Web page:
As the days passed and the world went on, I found that my life was changing too. Seasons were passing and my boys were continuing to grow up. Everything was continuing to change around me and slowly, so was I. It wasn’t a sudden change but similar to that of physical training, one day you just notice you are in better shape. My head was above water and sometimes my feet were even on solid ground. Recently, I came to realize my tsunami is now a river. There has yet to be a day that I have not thought of my parents. There are days and times that are more difficult than others. There are times when I can tell a story or recall a sweet memory and smile.  Maybe the difference is that I know the tide will change and the waters will go down. The river keeps running and moving. It is not that the grief disappears and all things are perfect in my life, but it is an acknowledgement of progress. Life progresses and moves even when we want time to stop.

    Lamentations 3:22-23

    The steadfast love of the Lord never ceases; his mercies never come to an end; they are new every morning; Great is your faithfulness.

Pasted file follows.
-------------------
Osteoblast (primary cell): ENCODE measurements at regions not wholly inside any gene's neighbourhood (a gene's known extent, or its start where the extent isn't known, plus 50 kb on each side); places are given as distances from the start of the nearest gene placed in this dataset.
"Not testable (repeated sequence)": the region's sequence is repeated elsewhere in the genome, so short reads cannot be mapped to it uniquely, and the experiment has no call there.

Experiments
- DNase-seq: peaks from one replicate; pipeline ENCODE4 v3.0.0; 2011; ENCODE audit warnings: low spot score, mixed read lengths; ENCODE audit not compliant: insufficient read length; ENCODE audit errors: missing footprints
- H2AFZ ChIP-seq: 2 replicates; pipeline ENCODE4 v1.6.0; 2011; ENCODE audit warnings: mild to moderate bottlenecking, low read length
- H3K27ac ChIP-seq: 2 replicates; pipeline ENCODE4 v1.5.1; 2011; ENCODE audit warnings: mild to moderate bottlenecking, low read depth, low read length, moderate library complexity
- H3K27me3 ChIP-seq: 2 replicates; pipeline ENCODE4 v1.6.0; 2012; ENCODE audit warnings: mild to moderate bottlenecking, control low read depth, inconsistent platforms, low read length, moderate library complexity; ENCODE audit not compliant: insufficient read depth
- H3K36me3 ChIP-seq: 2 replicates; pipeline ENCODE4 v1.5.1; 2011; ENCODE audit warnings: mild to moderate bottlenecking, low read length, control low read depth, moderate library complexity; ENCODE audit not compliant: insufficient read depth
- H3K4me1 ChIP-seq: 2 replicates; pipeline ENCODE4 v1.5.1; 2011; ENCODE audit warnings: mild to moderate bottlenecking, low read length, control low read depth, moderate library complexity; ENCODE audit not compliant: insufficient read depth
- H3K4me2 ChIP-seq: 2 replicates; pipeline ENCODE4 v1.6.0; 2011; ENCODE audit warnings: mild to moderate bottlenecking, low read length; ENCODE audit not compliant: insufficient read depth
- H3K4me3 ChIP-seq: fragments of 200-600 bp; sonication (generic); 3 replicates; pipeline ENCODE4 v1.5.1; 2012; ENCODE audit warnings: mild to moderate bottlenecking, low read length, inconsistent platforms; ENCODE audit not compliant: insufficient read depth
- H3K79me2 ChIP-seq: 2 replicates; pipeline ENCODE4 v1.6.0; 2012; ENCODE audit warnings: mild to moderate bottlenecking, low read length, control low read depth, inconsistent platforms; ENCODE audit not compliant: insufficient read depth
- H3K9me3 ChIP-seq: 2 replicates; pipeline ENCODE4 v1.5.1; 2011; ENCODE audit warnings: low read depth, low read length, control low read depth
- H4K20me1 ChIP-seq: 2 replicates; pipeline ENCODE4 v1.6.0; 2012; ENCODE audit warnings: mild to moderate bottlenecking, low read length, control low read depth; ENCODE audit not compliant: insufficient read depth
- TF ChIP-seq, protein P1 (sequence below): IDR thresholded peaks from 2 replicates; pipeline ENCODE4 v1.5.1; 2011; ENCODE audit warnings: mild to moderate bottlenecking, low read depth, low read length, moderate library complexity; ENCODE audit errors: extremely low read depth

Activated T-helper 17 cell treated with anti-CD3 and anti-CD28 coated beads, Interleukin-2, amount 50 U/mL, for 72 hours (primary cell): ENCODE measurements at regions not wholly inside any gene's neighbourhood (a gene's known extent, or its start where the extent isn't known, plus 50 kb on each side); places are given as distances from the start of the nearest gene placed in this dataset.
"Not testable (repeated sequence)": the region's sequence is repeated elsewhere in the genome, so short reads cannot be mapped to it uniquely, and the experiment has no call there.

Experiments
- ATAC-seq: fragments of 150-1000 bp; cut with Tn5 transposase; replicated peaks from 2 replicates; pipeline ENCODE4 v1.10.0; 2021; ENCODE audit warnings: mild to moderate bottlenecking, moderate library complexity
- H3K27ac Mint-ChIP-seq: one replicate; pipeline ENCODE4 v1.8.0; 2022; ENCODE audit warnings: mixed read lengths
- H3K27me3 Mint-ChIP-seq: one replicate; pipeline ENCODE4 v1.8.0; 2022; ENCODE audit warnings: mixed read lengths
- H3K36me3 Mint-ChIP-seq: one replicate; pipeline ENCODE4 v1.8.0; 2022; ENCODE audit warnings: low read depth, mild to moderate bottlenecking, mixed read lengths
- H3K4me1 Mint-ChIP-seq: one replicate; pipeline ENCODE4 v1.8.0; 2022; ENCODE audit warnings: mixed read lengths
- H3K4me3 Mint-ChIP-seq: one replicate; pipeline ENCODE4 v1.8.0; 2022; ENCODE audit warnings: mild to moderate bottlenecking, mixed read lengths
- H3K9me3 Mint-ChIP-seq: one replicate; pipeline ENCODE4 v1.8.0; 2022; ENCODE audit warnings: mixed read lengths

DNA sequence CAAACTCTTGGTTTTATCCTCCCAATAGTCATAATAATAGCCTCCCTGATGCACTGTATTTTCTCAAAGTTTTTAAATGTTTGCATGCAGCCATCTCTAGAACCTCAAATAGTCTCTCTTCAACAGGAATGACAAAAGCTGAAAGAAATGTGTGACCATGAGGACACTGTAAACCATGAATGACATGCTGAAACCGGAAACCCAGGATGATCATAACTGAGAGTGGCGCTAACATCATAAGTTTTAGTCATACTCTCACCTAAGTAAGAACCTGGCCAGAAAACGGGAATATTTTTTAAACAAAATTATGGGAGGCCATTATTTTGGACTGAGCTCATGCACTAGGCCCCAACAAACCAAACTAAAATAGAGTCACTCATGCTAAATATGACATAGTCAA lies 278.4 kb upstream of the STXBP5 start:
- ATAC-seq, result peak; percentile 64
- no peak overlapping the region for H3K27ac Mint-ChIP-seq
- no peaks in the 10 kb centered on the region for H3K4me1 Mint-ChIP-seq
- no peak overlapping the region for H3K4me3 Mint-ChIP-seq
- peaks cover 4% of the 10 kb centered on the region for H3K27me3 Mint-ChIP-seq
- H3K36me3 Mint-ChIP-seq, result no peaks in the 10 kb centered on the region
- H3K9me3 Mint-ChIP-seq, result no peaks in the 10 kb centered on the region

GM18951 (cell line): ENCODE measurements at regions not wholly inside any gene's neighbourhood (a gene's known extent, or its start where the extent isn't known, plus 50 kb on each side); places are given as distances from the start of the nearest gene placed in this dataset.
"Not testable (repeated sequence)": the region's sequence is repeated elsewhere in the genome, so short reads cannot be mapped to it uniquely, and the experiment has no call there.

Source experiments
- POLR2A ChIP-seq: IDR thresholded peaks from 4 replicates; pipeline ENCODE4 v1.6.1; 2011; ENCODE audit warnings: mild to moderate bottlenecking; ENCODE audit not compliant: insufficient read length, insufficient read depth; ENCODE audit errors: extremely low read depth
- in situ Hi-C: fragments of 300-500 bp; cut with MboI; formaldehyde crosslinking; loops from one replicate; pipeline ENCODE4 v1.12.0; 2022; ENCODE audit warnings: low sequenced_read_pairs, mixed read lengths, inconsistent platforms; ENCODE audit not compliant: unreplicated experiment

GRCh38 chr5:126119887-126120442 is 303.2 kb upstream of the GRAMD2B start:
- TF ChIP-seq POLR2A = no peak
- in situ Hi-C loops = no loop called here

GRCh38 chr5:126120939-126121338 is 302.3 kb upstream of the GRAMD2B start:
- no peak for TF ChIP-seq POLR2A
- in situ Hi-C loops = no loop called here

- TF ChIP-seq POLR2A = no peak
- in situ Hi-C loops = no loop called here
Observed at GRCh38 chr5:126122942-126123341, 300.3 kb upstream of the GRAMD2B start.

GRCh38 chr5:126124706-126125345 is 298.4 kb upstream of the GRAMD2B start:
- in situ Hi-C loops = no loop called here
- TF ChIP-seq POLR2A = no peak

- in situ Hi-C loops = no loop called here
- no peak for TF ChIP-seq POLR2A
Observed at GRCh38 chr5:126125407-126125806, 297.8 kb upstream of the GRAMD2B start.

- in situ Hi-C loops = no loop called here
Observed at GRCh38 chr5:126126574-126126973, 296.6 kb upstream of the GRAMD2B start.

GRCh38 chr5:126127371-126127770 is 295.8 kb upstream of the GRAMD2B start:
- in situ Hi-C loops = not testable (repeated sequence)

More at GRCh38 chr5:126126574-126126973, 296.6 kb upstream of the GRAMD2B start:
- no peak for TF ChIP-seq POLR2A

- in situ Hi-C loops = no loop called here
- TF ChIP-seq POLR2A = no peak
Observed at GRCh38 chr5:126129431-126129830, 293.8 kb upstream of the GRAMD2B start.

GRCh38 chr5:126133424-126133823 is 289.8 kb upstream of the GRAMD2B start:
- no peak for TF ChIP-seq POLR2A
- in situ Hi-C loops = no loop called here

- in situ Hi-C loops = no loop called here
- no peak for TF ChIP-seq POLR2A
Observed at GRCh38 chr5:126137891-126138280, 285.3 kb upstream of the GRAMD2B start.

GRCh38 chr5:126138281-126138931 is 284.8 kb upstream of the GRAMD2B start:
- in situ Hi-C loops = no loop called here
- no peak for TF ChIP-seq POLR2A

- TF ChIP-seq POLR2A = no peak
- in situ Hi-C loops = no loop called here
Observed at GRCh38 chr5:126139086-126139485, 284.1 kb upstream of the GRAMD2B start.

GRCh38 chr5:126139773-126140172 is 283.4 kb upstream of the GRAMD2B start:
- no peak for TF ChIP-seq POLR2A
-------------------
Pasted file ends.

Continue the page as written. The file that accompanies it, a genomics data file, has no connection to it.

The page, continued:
God is faithful for every morning and in every part of my mourning, his mercies are made new for me and never ending. All parts of my life are affected by the river but it doesn’t overwhelm me. If the river gets high and the waters get out of control, I can make it though because it is moving and the water will go back down just as quickly as it rises. Some days I dread and I am angry and sad but the grief is moving. It will subside. There are moments I wish my parents didn’t miss, like graduations, sports games, awards, birthdays, and so much more. But my grief is in motion and there is joy still to be found in God’s never ending mercies. There is no changing their absence and the pain of missing their presence but even so there are good things in my life. So instead of treading water, where my feet feel like they will never touch solid ground again, I am rolling up my pants and wading through the river. My feet are once again on solid ground, as I walk through the waters I am not alone and through God’s great mercy I take the ultimate comfort in knowing that one day there will be no more pain.